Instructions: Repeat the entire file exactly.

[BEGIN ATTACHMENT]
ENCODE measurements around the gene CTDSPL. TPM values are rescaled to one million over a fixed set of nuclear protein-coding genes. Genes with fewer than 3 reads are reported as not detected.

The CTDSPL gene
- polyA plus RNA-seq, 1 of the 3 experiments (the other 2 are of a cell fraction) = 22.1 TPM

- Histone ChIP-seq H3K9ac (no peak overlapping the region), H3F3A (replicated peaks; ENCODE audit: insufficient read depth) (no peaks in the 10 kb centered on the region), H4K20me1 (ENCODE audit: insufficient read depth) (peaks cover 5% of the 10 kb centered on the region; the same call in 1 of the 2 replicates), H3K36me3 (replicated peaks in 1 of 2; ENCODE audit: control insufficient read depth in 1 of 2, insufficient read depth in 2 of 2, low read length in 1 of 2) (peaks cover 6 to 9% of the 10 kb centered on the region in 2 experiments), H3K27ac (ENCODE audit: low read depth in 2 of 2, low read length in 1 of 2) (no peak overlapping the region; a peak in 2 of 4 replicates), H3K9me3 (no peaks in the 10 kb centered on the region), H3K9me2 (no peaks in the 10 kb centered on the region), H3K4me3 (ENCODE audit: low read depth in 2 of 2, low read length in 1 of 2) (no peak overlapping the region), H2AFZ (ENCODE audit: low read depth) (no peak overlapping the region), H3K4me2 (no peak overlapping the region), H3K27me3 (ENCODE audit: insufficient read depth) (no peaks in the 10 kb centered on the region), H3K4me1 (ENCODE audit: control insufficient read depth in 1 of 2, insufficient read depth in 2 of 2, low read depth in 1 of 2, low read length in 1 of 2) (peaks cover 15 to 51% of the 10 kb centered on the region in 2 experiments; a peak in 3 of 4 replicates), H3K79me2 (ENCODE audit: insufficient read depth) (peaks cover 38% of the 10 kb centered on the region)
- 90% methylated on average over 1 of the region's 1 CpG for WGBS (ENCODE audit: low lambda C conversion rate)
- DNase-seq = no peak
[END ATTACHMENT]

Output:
ENCODE measurements around the gene CTDSPL. TPM values are rescaled to one million over a fixed set of nuclear protein-coding genes. Genes with fewer than 3 reads are reported as not detected.

The CTDSPL gene
- polyA plus RNA-seq, 1 of the 3 experiments (the other 2 are of a cell fraction) = 22.1 TPM

- Histone ChIP-seq H3K9ac (no peak overlapping the region), H3F3A (replicated peaks; ENCODE audit: insufficient read depth) (no peaks in the 10 kb centered on the region), H4K20me1 (ENCODE audit: insufficient read depth) (peaks cover 5% of the 10 kb centered on the region; the same call in 1 of the 2 replicates), H3K36me3 (replicated peaks in 1 of 2; ENCODE audit: control insufficient read depth in 1 of 2, insufficient read depth in 2 of 2, low read length in 1 of 2) (peaks cover 6 to 9% of the 10 kb centered on the region in 2 experiments), H3K27ac (ENCODE audit: low read depth in 2 of 2, low read length in 1 of 2) (no peak overlapping the region; a peak in 2 of 4 replicates), H3K9me3 (no peaks in the 10 kb centered on the region), H3K9me2 (no peaks in the 10 kb centered on the region), H3K4me3 (ENCODE audit: low read depth in 2 of 2, low read length in 1 of 2) (no peak overlapping the region), H2AFZ (ENCODE audit: low read depth) (no peak overlapping the region), H3K4me2 (no peak overlapping the region), H3K27me3 (ENCODE audit: insufficient read depth) (no peaks in the 10 kb centered on the region), H3K4me1 (ENCODE audit: control insufficient read depth in 1 of 2, insufficient read depth in 2 of 2, low read depth in 1 of 2, low read length in 1 of 2) (peaks cover 15 to 51% of the 10 kb centered on the region in 2 experiments; a peak in 3 of 4 replicates), H3K79me2 (ENCODE audit: insufficient read depth) (peaks cover 38% of the 10 kb centered on the region)
- 90% methylated on average over 1 of the region's 1 CpG for WGBS (ENCODE audit: low lambda C conversion rate)
- DNase-seq = no peak